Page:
News 860 views last update:6 Aug 2012

San Miguel and Kuok group develop farm land

San Miguel Corporation, Southeast Asia's biggest food and drinks group, will spend up to $1.0 billion in a joint venture with Hong Kong's Kuok group to develop farm land, its chairman said.

Eduardo Cojuangco said the project, in collaboration with the Philippine government, would develop one million hectares of land. He said the two companies were willing to spend up to $1,000 per hectare.
The two companies signed a memorandum of agreement with the government at the Bonifacio Global City in Taguig City last week.
Dubbed "Feeding Our Future," the project will provide a sustainable, adequate supply of grains, sugar and other basic staples.
President Gloria Macapagal-Arroyo said this partnership "offers a signal that food security transcends both public sector and private institution."
Financial assistance
San Miguel and the group of Hong Kong-based billionaire Robert Kuok will offer financial assistance, technical expertise and a guarantee to buy all agricultural produce.
San Miguel and the Kuok group would split a 30% equity infusion in the project while the remaining 70% would be raised through long-term debt issues, San Miguel president Ramon Ang said.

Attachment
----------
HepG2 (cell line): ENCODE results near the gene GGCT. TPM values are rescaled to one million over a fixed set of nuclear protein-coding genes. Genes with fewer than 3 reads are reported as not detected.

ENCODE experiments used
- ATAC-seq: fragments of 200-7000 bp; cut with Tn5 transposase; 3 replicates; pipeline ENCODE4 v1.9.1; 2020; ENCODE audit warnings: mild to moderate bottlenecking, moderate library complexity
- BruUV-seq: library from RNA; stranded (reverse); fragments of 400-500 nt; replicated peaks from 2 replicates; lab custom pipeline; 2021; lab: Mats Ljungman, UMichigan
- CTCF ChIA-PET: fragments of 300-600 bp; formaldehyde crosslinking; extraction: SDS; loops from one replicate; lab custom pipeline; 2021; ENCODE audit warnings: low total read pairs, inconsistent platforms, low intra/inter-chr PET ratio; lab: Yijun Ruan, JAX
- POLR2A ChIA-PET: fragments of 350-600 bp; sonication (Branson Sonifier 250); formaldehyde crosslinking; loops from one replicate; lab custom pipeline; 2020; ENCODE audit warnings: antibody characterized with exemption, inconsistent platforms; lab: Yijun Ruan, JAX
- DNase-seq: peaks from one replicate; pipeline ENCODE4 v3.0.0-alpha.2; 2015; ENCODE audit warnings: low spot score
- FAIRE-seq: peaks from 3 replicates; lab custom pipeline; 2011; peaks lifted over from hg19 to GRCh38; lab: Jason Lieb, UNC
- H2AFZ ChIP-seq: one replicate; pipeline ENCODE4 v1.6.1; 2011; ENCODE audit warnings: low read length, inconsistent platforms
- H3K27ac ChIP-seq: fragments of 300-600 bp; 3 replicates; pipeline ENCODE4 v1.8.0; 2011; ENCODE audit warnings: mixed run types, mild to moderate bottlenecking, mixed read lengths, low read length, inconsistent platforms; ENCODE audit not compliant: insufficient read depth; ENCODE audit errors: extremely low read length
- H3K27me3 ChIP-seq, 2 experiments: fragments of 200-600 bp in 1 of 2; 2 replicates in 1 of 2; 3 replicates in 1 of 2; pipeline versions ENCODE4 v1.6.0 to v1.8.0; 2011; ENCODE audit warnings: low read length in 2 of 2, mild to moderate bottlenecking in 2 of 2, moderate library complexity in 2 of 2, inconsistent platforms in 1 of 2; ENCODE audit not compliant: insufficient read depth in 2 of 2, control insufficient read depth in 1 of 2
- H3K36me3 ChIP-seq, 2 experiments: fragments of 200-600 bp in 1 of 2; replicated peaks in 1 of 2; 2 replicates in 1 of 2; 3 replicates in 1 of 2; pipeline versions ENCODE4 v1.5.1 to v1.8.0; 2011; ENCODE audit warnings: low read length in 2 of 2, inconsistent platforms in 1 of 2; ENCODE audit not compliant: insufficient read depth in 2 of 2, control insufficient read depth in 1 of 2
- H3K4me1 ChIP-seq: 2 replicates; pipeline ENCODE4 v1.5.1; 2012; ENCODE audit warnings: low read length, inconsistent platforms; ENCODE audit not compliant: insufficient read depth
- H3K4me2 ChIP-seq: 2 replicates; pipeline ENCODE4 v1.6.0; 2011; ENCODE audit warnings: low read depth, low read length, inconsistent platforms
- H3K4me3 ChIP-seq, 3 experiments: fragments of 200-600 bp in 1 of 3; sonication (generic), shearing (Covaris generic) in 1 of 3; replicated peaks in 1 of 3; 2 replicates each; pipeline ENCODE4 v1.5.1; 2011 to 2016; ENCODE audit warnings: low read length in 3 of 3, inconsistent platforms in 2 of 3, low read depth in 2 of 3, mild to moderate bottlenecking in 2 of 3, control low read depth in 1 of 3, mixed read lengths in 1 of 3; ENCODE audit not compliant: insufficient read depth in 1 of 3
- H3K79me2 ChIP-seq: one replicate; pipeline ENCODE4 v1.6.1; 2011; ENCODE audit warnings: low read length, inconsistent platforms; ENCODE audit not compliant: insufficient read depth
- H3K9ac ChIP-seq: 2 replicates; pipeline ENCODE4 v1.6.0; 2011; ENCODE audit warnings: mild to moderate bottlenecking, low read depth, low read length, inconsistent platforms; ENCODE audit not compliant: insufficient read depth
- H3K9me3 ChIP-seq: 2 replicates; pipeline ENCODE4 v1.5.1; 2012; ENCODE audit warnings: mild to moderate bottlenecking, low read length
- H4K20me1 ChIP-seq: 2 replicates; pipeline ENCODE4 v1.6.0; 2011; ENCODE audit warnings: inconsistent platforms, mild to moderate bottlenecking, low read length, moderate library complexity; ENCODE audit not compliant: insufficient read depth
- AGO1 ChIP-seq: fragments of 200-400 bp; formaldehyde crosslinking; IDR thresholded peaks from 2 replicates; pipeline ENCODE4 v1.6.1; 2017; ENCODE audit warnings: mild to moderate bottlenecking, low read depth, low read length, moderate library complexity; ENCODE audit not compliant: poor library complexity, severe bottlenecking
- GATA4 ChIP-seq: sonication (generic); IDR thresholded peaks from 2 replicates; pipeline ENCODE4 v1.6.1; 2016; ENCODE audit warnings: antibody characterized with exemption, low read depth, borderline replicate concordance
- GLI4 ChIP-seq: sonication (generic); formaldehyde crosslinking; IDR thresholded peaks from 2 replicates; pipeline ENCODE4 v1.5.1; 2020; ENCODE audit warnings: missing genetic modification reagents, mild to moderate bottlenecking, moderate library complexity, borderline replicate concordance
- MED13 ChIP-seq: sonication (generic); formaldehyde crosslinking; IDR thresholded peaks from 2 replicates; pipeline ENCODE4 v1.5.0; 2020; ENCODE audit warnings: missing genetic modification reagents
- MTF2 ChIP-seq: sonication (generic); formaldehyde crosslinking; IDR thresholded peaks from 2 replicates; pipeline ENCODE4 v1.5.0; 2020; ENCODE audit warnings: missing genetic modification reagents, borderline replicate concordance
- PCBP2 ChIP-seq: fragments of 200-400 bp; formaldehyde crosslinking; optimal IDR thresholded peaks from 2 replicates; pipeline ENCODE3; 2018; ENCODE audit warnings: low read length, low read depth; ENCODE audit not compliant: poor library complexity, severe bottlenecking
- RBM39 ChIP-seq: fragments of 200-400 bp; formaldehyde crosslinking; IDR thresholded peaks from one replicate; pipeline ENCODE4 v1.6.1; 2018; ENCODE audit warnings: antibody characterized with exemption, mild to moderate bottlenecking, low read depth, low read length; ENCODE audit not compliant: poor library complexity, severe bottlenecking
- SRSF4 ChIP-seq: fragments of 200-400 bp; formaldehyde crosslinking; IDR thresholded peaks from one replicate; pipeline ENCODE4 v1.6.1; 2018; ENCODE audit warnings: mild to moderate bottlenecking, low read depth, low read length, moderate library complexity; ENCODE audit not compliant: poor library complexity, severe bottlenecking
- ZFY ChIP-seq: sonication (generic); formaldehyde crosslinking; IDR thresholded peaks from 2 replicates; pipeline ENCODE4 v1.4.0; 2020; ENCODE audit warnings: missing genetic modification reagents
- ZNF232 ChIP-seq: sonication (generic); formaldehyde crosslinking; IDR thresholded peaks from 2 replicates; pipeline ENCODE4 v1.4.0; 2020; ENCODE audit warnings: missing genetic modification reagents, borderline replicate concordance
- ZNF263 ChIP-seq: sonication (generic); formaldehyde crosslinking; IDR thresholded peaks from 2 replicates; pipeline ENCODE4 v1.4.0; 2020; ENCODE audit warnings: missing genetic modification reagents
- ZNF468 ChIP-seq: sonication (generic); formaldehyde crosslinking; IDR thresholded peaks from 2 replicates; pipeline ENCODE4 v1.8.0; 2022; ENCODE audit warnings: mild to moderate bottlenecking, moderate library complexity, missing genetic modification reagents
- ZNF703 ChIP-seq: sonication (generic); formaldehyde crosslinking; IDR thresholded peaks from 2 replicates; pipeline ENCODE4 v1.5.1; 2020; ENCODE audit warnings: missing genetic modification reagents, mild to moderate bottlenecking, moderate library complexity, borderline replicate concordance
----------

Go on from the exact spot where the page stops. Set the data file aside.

"Our priority is always rice, corn, sugar, coconut, and maybe later on other crops like palm," adding San Miguel will convert most of the produce into animal feed. "We have feed mills so we can use it," he said.
Palm oil giant
Ang said the country would benefit from the expertise of the Kuok group, which owns Wilmar International, the world's largest listed palm oil trader.
All land will be owned by the Philippine government. The Department of Environment and Natural Resources, Armed Forces of the Philippines, National Commission on Indigenous Peoples, and the National Power Corporation will identify, evaluate, and review government lands suitable for food production.
The land may include logged-over areas, idle portions of military camps and reservations, idle portions of land granted to state universities or colleges, and idle portions of ancestral lands.
San Miguel is looking to break ground at its first farm cultivation project next month.

Dick Ziggers

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